Speaker: Romeo Dallaire, Ret. Lieutenant-General UNAMIR


JAMES TRAUB (New York Times): Of the people who you may feel, really were in some way, culpable for failing to act—whether it's Boutros-Ghali, or Kofi Annan, or senior American officials—I'm wondering if there have been times when you personally have actually sat down with them and gotten a sense of whether or not they were fully penetrated by this, at all, in the sense that you were?

ROMÉO DALLAIRE: Well, I was able to feel that with the bad guys, because I testified in the international tribunal, and would have loved to put a few more in jail, but—

JAMES TRAUB: They were only penetrated by the recognition that they were about to go to jail.

ROMÉO DALLAIRE: Yes, and going to jail in the countries that don't really have the best of conditions. That side.

The other side is that it was only last spring that the Holocaust Museum in Washington, and The Hague Institute for Global Justice got together and had a meeting in The Hague, where 54 of the players who were there in Rwanda at the time actually met, from Iqbal Riza through to the ambassadors who were sitting on the Security Council, to ambassadors in the field; military; the politicos back in our country, who were part of the administrations; the journalists who were on the ground and around. It's the first time that actually, in an open forum, we brought it home.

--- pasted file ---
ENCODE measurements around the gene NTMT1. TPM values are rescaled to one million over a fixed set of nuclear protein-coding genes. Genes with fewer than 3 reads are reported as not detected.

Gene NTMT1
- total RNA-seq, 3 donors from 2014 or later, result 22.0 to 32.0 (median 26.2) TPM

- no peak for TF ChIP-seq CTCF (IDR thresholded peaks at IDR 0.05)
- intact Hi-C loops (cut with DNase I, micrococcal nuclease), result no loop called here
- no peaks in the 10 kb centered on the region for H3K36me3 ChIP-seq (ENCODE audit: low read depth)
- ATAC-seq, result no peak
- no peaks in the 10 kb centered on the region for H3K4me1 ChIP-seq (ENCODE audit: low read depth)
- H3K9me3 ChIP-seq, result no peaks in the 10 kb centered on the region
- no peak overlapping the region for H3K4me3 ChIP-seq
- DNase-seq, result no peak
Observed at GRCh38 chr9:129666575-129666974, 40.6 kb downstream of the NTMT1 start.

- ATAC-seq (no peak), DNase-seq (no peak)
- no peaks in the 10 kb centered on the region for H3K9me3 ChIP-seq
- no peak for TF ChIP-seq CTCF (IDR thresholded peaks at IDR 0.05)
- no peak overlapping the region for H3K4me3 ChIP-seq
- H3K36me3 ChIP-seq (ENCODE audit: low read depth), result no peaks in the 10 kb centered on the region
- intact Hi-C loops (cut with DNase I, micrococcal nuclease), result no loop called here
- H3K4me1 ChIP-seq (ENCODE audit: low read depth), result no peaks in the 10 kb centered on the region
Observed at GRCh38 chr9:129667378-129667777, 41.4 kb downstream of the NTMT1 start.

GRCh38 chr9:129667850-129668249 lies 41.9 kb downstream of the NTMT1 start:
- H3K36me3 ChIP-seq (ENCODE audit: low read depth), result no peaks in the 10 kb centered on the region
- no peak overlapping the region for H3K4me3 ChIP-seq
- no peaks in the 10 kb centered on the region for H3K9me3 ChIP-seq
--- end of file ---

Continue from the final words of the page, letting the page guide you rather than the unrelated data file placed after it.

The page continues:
I've never been able to meet President Clinton. No matter what he's written in his book, I think that one day, I think it's important that he tell me—as many members of the administration have said—that they, yes, they, undermined the mission. They didn't want to get back in there. They had Somalia and Mogadishu and Black Hawk Down. The last thing, militarily and politically, they wanted to do was get in there.

JAMES TRAUB: Samantha Power's book makes that utterly clear.

ROMÉO DALLAIRE: Yes, but they never even tried to.

I hold Boutros-Ghali in high contempt of emasculating the Secretariat, from being able to give the Security Council what it needed to—

JAMES TRAUB: He's never taken any responsibility for this, that I know of. Kofi, to some extent, has. Boutros-Ghali has not.

ROMÉO DALLAIRE: Yes, and Kofi has written in his book too. But I've never met Boutros-Ghali. Ever, even when I was in command. So there's been a number of them. I contend that as much the ones who tried to undermine the mission, to those who really didn't get engaged, to those who even indirectly aided and abetted the civil war-cum-genocide, most of them never have attempted to bring that argument forward and face some of us who were on the ground.

I think that in itself is a sign that they either are trying to avoid it, or they're trying to rewrite history—as we've seen a few, and been held accountable for that, thank god. I still wait for the day to meet President Clinton. We don't need a long conversation, just a short one. It would go a long way in assuaging my personal guilt of failure of command in the field, because the mission ultimately failed.

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